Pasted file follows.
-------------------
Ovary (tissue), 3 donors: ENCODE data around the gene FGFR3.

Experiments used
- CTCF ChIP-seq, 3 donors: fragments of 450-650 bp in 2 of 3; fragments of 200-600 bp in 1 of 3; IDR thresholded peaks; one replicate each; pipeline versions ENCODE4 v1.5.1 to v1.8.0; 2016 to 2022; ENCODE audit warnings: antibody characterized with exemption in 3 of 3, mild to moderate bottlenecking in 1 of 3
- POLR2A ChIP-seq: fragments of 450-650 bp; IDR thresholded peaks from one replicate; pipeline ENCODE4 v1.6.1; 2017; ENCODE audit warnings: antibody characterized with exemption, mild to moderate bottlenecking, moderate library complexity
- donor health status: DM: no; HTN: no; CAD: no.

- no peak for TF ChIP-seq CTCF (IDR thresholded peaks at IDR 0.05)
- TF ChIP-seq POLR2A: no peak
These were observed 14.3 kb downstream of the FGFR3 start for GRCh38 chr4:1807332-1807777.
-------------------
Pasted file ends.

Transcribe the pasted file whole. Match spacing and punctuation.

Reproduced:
Ovary (tissue), 3 donors: ENCODE data around the gene FGFR3.

Experiments used
- CTCF ChIP-seq, 3 donors: fragments of 450-650 bp in 2 of 3; fragments of 200-600 bp in 1 of 3; IDR thresholded peaks; one replicate each; pipeline versions ENCODE4 v1.5.1 to v1.8.0; 2016 to 2022; ENCODE audit warnings: antibody characterized with exemption in 3 of 3, mild to moderate bottlenecking in 1 of 3
- POLR2A ChIP-seq: fragments of 450-650 bp; IDR thresholded peaks from one replicate; pipeline ENCODE4 v1.6.1; 2017; ENCODE audit warnings: antibody characterized with exemption, mild to moderate bottlenecking, moderate library complexity
- donor health status: DM: no; HTN: no; CAD: no.

- no peak for TF ChIP-seq CTCF (IDR thresholded peaks at IDR 0.05)
- TF ChIP-seq POLR2A: no peak
These were observed 14.3 kb downstream of the FGFR3 start for GRCh38 chr4:1807332-1807777.